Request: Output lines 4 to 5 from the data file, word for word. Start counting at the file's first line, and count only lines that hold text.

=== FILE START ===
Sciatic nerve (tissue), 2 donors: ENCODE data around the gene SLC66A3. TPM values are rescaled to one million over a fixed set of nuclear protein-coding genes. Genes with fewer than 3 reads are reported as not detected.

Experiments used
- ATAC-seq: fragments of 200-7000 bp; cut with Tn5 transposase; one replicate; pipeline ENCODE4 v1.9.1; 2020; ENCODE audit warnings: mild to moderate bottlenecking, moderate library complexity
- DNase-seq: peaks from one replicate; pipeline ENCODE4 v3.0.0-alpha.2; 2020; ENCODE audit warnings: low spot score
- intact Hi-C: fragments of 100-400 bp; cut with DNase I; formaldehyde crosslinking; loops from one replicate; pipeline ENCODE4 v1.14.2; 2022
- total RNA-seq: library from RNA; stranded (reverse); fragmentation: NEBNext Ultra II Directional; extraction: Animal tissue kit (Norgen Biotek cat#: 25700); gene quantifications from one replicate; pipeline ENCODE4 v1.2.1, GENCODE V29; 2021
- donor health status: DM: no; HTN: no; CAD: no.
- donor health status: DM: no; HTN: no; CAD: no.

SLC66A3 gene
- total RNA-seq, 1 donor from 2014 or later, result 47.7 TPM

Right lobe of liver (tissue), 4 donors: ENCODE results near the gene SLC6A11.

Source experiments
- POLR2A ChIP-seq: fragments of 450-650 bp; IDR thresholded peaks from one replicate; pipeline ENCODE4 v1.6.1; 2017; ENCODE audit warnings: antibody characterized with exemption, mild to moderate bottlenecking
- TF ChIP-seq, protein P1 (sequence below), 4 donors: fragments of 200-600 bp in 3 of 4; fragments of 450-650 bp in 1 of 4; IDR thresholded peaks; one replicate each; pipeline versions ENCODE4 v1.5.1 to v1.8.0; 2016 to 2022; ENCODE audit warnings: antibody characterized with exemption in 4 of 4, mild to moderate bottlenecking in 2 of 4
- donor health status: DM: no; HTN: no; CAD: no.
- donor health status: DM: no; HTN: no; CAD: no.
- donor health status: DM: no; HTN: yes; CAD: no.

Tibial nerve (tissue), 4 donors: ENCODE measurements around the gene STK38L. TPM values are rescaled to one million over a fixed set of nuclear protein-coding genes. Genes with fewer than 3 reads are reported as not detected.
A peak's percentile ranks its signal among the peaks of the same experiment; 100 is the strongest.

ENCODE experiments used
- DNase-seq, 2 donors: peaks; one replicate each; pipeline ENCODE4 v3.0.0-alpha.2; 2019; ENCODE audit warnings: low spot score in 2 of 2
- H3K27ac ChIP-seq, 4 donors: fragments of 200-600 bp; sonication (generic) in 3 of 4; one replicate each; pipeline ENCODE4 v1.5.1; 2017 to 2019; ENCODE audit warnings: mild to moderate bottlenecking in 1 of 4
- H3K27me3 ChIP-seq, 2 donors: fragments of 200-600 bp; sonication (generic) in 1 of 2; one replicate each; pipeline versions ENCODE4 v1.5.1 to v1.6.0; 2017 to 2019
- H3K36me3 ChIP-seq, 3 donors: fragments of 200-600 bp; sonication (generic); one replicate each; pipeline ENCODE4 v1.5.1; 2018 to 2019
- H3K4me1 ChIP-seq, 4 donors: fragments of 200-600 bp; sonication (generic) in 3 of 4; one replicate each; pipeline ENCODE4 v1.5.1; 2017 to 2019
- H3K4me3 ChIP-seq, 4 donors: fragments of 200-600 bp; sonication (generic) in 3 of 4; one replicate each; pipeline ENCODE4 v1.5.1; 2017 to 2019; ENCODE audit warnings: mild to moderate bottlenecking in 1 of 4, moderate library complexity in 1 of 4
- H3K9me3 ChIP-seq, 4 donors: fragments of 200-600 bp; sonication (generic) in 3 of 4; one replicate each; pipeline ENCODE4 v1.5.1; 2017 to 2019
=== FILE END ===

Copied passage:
- DNase-seq: peaks from one replicate; pipeline ENCODE4 v3.0.0-alpha.2; 2020; ENCODE audit warnings: low spot score
- intact Hi-C: fragments of 100-400 bp; cut with DNase I; formaldehyde crosslinking; loops from one replicate; pipeline ENCODE4 v1.14.2; 2022